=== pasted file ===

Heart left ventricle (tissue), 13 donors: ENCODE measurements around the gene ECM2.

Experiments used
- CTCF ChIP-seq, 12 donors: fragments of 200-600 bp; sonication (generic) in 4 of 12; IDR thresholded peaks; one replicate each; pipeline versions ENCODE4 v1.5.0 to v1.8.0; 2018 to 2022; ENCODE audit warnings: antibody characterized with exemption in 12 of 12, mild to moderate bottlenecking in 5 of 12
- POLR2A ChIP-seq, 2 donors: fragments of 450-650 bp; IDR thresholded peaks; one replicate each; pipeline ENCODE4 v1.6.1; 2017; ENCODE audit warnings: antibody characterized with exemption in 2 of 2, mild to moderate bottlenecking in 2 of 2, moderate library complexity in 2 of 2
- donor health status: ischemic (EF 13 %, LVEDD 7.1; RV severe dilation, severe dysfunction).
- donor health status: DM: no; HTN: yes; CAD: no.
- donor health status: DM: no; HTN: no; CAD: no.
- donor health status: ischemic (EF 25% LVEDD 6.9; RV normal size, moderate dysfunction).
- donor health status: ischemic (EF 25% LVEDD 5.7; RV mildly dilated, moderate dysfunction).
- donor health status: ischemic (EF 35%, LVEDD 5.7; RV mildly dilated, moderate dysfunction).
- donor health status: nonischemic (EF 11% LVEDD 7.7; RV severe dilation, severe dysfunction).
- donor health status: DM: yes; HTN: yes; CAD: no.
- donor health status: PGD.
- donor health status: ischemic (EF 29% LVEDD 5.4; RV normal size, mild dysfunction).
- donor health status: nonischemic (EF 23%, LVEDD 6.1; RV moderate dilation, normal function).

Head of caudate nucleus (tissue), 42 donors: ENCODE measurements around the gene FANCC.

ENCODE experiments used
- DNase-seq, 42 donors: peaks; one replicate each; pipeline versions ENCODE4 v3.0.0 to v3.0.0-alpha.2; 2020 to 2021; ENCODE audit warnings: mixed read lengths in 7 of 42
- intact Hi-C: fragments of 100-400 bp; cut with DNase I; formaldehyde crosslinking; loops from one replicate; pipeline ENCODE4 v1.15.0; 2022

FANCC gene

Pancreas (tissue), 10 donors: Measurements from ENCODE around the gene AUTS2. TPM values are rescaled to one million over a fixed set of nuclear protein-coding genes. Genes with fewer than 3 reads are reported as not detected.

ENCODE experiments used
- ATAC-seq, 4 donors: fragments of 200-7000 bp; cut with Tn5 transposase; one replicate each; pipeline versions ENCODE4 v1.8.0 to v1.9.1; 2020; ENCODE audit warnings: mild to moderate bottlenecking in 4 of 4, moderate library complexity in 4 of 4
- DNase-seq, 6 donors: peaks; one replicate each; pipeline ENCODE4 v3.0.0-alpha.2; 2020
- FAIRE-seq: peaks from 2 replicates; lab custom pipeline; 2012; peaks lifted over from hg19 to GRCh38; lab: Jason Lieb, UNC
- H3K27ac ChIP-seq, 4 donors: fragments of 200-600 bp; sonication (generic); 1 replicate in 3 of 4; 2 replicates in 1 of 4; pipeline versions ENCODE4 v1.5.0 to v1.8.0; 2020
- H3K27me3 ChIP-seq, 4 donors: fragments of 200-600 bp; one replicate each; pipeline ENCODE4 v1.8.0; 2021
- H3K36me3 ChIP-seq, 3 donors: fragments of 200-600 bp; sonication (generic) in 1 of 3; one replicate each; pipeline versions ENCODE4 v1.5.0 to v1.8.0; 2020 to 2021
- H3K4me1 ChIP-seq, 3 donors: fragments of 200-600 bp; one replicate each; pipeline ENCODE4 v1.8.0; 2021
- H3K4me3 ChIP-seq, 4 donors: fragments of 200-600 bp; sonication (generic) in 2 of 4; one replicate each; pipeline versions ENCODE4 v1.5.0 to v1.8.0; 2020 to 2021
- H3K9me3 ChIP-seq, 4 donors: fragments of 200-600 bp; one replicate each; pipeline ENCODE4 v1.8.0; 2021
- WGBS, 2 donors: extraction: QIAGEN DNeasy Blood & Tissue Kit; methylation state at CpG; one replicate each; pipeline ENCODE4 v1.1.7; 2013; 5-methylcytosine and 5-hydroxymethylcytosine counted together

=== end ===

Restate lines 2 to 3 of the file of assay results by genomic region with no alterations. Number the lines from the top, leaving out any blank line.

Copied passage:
Experiments used
- CTCF ChIP-seq, 12 donors: fragments of 200-600 bp; sonication (generic) in 4 of 12; IDR thresholded peaks; one replicate each; pipeline versions ENCODE4 v1.5.0 to v1.8.0; 2018 to 2022; ENCODE audit warnings: antibody characterized with exemption in 12 of 12, mild to moderate bottlenecking in 5 of 12